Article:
EN306B Professional Writing in the Disciplines-Business Communications: This is the third course in the required writing sequence at Park University. It emphasizes professional writing and research skills for today’s high-tech, globally oriented and diverse workplaces while further developing basic writing skills. This course will emphasize understanding and preparing various kinds of communications in business, government, and non-profit environments including e-mail messages, memos, letters, reports, proposals, surveys, and presentations.

Educational Philosophy:
As a teacher, my philosophy has been one of interactiveness as the key to success in online learning classes (particularly communication classes). Lectures, readings, quizzes, dialogues, tests, writing samples, and other activities/resources together make for a good learning experience, and so it is important for all participants (faculty and adult learners) to stay as connected in the class as possible.

It is fine to discuss different viewpoints on issues here in class; in fact, I encourage sharing many different views, with tact, understanding, and the view that we may agree or disagree from time to time...that is the essence of learning.

Learning Outcomes:
  Core Learning Outcomes

  1. Analyze and explain techniques and standards for effective and efficient written communication with audiences in today's high-tech, globally-oriented, and diverse business and government environment.
  2. Develop business documents applying systematic processes for the steps of planning; designing; researching; organizing; drafting; revising; and proofing.
  3. Integrate research findings into business documents, using effective techniques for evaluating, verifying, and documenting information.


  Instructor Learning Outcomes
  1. State and explain the requirements for communicating effectively and ethically in a globally-oriented, technological economy.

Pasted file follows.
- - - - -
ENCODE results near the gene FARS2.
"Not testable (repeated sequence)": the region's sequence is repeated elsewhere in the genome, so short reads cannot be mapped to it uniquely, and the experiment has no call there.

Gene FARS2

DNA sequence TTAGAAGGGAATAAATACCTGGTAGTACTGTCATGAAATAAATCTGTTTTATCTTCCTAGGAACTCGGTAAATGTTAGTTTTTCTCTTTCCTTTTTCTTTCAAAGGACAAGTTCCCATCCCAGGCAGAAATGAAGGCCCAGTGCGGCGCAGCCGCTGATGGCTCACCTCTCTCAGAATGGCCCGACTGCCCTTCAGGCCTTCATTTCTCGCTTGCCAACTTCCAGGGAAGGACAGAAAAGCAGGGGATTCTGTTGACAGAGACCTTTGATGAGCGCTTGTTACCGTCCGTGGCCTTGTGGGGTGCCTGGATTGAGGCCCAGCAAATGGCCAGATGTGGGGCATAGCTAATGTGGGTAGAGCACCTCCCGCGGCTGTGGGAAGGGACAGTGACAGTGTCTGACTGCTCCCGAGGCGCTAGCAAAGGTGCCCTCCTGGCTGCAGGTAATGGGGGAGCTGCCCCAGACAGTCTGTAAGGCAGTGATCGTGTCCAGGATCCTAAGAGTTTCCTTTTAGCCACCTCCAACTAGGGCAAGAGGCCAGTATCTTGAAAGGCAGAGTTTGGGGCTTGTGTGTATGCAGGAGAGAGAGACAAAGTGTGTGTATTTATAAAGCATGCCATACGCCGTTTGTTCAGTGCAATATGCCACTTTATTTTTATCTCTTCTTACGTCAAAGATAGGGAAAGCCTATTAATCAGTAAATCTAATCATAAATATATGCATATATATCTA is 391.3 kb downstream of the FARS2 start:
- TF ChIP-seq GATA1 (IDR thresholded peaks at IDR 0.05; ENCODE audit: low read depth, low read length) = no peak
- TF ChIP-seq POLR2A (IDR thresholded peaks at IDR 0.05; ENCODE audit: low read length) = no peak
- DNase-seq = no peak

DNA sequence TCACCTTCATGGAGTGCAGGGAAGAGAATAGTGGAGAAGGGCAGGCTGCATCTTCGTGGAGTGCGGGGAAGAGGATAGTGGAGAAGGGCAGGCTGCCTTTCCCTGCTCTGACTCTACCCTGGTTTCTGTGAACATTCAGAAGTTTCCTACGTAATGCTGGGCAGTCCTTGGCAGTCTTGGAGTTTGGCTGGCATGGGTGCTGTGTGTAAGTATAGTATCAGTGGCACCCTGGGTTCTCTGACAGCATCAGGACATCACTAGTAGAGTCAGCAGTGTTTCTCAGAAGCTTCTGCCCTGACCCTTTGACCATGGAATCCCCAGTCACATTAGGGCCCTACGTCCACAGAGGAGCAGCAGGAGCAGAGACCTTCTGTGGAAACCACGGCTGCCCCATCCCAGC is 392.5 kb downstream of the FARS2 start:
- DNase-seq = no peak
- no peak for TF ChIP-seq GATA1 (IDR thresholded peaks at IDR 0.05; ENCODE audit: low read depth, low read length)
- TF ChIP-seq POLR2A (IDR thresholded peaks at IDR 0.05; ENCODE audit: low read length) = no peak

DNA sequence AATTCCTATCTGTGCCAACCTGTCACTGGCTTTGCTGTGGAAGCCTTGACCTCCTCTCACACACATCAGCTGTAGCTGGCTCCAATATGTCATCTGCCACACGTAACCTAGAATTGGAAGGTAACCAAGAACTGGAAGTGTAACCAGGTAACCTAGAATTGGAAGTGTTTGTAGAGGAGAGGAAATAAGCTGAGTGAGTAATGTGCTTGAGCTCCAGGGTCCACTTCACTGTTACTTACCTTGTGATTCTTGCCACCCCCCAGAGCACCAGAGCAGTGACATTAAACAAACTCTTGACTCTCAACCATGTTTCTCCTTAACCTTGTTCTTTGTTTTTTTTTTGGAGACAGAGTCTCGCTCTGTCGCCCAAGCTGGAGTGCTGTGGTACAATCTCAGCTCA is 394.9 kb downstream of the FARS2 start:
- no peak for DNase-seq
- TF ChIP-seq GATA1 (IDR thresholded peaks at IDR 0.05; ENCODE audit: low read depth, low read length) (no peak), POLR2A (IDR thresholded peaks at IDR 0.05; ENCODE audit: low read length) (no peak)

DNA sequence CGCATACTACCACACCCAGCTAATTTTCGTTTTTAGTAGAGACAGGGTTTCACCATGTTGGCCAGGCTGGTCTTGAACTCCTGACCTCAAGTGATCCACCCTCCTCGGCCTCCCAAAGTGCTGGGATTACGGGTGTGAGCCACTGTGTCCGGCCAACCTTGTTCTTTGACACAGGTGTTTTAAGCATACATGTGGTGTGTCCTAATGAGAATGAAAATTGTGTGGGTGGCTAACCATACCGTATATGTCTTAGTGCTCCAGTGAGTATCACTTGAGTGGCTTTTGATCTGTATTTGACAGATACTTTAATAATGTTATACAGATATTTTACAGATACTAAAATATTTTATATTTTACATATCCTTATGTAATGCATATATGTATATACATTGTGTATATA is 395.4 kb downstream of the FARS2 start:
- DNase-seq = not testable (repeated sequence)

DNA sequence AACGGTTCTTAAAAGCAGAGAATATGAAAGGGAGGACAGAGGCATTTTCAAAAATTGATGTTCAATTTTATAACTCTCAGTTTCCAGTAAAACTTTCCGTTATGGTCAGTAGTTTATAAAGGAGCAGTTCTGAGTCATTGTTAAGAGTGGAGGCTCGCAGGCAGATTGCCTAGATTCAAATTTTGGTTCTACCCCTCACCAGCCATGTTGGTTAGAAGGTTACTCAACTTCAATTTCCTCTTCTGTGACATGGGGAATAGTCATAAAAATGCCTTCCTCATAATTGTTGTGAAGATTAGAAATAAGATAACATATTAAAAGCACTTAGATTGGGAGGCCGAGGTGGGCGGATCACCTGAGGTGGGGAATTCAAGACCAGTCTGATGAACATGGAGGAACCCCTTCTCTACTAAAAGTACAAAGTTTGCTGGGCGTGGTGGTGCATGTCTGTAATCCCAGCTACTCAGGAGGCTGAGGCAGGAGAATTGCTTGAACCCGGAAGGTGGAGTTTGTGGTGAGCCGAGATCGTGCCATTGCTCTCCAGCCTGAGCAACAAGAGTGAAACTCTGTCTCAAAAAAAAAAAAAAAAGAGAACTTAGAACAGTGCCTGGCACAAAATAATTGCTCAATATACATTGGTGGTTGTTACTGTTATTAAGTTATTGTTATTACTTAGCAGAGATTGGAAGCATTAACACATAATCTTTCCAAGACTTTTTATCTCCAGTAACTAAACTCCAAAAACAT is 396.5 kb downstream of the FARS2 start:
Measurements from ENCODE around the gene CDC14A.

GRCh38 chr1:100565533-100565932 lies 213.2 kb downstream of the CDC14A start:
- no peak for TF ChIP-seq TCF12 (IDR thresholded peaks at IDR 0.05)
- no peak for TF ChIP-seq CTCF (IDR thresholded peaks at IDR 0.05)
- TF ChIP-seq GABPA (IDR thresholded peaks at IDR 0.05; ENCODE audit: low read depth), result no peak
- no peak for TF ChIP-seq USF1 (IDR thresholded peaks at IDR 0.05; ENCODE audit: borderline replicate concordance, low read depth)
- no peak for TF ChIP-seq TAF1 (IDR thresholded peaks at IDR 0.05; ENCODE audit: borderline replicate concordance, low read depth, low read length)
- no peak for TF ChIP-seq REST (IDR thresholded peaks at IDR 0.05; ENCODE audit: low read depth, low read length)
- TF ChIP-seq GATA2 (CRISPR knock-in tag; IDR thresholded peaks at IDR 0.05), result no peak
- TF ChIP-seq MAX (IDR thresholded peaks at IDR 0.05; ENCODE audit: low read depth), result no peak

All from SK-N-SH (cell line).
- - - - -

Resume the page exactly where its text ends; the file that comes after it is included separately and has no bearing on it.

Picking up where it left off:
2. Discuss and apply techniques of project management - through the development of an Information Plan and other activities - necessary for effective business writing tasks.
  3. Apply techniques of traditional and online research necessary for effective business writing.
  4. Apply techniques of analysis and decision-making necessary for effective organizing of written business documents.
Core Assessment:

Analytic (Problem-Solution) Business Report.  The core assessment requires a business report focused on a topic appropriate for a business or organizational setting. The report will incorporate sources from online and other research using standard business document design elements and documentation formats. The report be more fully developed than previous assignments.  The report must provide research findings, conclusions, and recommendations sufficient for decision making in a business or organizational setting.  

Weight: No less than 20% of the final course grade.
 

Learning Rubric

Competency

Exceeds Expectation (3)

Meets Expectation (2)

Does Not Meet Expectation (1)

No Evidence (0)

Intent/Purpose: clear? (Synthesis)  
Outcomes 1, 2
 

The document’s intent and purpose are both explicitly and clearly stated. 

Intent or purpose not explicitly stated, but understandable to the target audience. 

Intent and purpose not stated and not clear. 

Does not submit assignment or does not respond appropriately to assignment. 

Audience: targeted? (Analysis)  Outcomes 1,2